Over the holidays and into the start of the New Year, I began stocking the fridge with some film I hadn't yet tried - Bergger Pancro 400, Kodak ColorPlus, Ferrania P30, Kodak Pro Image 100, Kodak Foto Pro and some of the new Polaroid color and black and white instant film for the SX-70. I even found another brick from the last batches of Plus-X with an expiration date of this summer -score! My good intention was to do lots of fine photography in 2018. It hasn't quite worked out that way so far.
For the second time in eight years, the wheels had came off of the finely-tuned machine that was my department at work, which has meant more hours at the office and even more working remotely when I'm not there. I haven't been shooting much at all. Sixty some days into the year, I took stock of my situation and realized that I had loaded film into five different cameras and hardly pressed the shutter release on any of them. My five little friends stared at me each time I went into the spare bedroom in my house that serves as my photographic man cave. "Pick us up, take us for a walk, please!" Five cameras, nearly 160 unexposed frames of film inside. I know myself well enough to realize that this thing could well get out of hand and photography could turn into just another chore that I would put off and off to the point that it was no longer fun. A reset was in order. I grabbed the first camera in the row, my lovely Minolta XD. It was loaded with Kodak Pro Image 100 film and I was already a dozen clicks in, even though I couldn't even remember what was on those 12 frames.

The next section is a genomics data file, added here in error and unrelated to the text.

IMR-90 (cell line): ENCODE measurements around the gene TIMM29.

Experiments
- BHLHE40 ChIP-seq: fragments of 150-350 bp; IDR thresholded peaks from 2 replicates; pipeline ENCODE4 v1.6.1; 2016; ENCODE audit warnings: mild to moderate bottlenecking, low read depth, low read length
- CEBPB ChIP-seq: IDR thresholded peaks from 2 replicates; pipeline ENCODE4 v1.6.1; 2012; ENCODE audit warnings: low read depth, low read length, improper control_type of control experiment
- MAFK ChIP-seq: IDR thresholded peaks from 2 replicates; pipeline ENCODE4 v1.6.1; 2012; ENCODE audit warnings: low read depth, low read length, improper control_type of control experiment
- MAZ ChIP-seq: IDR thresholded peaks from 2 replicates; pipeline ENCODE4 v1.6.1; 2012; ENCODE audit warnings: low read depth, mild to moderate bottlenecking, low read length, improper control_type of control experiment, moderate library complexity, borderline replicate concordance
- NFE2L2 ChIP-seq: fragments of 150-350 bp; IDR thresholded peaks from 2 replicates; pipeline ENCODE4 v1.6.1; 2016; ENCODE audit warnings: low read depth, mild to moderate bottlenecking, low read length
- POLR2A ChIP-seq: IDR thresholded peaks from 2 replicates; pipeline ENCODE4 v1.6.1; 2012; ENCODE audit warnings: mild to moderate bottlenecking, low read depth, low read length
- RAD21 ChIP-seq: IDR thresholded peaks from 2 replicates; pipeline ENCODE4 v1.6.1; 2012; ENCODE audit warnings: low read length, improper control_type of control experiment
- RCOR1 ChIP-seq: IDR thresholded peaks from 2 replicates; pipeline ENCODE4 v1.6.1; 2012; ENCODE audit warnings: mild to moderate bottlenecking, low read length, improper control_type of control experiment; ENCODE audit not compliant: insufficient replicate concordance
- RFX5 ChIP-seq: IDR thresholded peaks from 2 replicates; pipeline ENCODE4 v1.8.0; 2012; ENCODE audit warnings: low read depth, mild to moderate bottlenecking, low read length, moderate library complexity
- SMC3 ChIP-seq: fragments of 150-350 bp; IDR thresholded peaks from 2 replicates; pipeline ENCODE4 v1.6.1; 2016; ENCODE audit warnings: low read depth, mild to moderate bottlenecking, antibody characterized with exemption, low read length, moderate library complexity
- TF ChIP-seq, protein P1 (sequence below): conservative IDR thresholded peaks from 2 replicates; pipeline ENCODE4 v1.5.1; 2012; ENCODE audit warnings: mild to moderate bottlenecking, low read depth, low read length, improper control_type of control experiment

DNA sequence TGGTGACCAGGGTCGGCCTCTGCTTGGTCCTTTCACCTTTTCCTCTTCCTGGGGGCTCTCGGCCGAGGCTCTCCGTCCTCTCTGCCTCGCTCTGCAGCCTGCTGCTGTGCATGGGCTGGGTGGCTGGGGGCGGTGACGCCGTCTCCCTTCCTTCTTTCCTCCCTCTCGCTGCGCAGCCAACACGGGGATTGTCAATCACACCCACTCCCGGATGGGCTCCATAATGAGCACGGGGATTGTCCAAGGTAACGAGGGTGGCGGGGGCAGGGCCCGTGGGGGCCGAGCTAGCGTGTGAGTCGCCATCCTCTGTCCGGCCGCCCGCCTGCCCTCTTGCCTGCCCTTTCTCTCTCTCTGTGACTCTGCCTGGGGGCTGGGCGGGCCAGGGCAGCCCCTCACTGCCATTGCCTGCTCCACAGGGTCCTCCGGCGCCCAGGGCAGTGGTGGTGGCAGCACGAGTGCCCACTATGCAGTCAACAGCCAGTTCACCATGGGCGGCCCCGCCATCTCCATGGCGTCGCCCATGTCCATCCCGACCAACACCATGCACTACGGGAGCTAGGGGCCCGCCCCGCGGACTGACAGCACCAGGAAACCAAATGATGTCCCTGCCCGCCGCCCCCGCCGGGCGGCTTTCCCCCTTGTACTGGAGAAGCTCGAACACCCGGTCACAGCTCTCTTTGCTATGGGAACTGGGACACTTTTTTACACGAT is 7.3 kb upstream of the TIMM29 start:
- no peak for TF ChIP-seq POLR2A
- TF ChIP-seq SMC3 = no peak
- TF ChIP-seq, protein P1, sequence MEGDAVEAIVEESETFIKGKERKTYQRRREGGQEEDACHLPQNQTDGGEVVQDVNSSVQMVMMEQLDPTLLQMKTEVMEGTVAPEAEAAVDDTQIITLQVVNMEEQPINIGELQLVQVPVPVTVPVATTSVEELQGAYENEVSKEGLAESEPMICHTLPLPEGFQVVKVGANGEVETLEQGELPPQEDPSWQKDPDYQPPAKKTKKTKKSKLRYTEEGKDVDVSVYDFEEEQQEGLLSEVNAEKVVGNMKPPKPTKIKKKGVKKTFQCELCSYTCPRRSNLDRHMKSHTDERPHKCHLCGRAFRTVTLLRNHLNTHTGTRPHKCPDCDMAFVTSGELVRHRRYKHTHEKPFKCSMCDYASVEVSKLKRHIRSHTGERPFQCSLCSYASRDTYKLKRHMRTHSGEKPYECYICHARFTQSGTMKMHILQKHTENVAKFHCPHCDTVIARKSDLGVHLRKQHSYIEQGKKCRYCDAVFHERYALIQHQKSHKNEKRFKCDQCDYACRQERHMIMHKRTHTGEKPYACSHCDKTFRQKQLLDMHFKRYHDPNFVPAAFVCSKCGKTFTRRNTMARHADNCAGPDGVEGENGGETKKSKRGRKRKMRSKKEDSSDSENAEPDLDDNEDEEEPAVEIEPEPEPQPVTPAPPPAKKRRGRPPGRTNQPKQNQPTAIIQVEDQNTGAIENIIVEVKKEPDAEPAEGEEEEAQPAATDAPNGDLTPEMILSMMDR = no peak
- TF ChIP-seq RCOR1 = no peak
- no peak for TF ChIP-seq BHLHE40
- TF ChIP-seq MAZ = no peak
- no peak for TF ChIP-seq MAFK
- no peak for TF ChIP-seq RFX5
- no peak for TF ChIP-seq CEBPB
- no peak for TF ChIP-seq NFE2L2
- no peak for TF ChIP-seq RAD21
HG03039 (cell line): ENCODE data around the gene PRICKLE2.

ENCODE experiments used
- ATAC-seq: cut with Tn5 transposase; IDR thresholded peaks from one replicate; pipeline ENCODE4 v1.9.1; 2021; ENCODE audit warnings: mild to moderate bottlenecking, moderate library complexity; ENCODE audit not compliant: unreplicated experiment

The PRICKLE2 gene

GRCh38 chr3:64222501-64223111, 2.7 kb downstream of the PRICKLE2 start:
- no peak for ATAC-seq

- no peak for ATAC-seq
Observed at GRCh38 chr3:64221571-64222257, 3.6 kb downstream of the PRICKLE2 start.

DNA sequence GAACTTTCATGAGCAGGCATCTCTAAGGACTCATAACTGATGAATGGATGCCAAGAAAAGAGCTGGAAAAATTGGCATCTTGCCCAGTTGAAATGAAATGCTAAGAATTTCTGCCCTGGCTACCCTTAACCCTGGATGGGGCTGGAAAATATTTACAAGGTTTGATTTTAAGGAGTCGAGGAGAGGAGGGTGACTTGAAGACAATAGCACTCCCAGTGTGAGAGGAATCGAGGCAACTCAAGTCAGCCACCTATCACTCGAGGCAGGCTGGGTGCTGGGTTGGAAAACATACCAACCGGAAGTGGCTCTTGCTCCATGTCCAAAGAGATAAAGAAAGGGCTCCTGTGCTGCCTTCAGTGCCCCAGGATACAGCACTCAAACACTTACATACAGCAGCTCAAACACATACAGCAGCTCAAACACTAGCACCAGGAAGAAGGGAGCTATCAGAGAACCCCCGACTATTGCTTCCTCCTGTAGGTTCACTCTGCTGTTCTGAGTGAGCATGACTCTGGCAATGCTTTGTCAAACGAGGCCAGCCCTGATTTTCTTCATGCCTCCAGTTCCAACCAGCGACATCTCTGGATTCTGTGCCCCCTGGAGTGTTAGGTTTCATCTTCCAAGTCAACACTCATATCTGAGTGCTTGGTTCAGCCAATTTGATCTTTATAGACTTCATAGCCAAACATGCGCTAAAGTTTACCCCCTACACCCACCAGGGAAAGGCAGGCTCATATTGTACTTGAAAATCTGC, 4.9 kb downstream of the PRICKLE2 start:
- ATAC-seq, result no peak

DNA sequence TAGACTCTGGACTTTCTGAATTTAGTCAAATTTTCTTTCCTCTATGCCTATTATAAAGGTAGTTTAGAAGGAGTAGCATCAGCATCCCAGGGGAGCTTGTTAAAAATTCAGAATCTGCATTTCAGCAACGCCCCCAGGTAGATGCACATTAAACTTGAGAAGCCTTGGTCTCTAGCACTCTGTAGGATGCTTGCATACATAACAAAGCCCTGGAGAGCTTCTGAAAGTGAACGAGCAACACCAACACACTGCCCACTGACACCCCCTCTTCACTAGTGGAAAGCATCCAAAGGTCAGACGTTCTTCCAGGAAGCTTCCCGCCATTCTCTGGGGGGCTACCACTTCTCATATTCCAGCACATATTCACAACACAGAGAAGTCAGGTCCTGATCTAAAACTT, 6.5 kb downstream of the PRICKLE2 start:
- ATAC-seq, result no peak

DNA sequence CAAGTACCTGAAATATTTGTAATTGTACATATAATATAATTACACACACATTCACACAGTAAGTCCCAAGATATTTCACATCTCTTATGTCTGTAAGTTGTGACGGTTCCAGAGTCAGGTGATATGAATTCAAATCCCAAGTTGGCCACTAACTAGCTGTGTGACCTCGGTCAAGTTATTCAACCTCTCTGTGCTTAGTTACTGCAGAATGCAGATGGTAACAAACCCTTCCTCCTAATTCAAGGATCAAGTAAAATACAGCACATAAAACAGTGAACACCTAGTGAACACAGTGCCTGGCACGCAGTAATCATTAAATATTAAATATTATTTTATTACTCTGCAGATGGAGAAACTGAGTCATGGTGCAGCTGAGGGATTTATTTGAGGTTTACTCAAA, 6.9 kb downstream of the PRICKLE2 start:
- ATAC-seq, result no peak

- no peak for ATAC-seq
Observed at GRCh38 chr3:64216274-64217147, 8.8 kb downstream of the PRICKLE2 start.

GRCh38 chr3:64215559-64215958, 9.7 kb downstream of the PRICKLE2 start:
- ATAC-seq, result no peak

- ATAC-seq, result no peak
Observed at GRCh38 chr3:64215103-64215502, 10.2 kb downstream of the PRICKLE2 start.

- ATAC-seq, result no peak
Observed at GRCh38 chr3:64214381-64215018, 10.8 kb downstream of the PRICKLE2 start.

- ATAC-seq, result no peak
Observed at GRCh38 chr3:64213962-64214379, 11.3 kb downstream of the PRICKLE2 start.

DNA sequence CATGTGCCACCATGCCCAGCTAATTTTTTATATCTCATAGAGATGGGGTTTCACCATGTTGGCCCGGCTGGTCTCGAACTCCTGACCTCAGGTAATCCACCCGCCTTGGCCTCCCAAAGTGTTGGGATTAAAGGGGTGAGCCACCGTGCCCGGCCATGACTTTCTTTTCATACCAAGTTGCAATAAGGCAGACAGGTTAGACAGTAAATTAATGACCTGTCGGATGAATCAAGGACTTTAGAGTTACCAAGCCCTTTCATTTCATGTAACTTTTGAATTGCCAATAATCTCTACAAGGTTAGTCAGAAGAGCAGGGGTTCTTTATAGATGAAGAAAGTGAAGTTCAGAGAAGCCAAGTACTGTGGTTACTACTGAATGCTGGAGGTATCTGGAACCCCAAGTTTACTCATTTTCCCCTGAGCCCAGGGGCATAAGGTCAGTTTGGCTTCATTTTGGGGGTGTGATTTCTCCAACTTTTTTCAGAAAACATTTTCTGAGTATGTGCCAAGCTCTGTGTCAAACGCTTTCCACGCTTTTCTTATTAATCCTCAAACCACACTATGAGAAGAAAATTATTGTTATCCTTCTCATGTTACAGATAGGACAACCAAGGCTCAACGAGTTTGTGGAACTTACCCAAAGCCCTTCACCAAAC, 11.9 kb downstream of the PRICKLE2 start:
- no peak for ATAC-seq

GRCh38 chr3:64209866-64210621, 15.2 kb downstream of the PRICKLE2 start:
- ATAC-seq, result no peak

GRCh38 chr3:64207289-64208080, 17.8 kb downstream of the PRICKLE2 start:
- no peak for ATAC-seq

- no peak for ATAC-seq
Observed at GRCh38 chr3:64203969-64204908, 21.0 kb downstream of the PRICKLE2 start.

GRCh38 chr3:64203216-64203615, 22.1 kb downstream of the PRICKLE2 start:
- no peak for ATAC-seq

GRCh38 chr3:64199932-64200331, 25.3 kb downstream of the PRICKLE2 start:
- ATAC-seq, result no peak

It turned out, after the film came back from the lab this past week, that I had started this roll on a Sunday afternoon, weeks before the chaos at work began to consume me, strolling through the streets of Guerneville, CA near the Russian River. I remembered that I had spent the afternoon looking for color and found some outside the Five-n-Dime.
And the sign above the drugstore. I need to come back and shoot this at night.
l don't really know what Pro Image 100 film is or why Kodak re-brands their film with different names around the world. I mean, if it's Gold 100 film, why not call it Gold 100 film everywhere? Whatever this stuff is, I really like the way it renders color and it pairs nicely with the Minolta Rokkor prime 50mm lens.
On the way back to the coast and more for a bathroom break than anything else, I stopped in a little speck of a town called Duncan Mills.
The days were still short when I made these photographs and the hills around the Russian River swallow up the light quickly as the sun makes its end of day dive towards the Pacific. I got off a few more shots and think both my 41 year old Minolta and this odd Kodak film did a good job with the fading light.
I finished up this roll of film a few weeks ago on the beach. It's a few ticks short of a five mile roundtrip walk from my house on a bluff above the beach out to the inlet of Bodega Bay. Deep into professional chaos, a good long walk with a camera helps me clear my head, so I grabbed the little Minolta and set out to wind off the rest of the shots. It was nearly a negative tide, opening up vast stretches of sand for people and pets.
And an easy wade in for some fishing...
As I neared the half-way point of my walk, I noticed the wall of fog quickly moving in over the ocean. You can see it clearly here behind the five gulls.
As I headed back towards home, the fog had pretty much swallowed up the beach.
This was unusually heavy fog for late winter. I'm used to this kind of soup in July and August when, on the Sonoma Coast, we start and end each day in the stuff, but this was odd and it came in fast. The fog pushed in and down on me just at the point in the "clear my head" walk that I was thinking that maybe I just might not be able to get the machine running smoothly again this time.
Like a pouting child, I kicked up some sand with the toe of my Keens and then headed up the dirt path towards home. As I climbed up and away from the shore the sun broke through the fog - a fogdog - then it cleared completely. I finished up the last shot on the roll with the warm sun on my back and it felt good.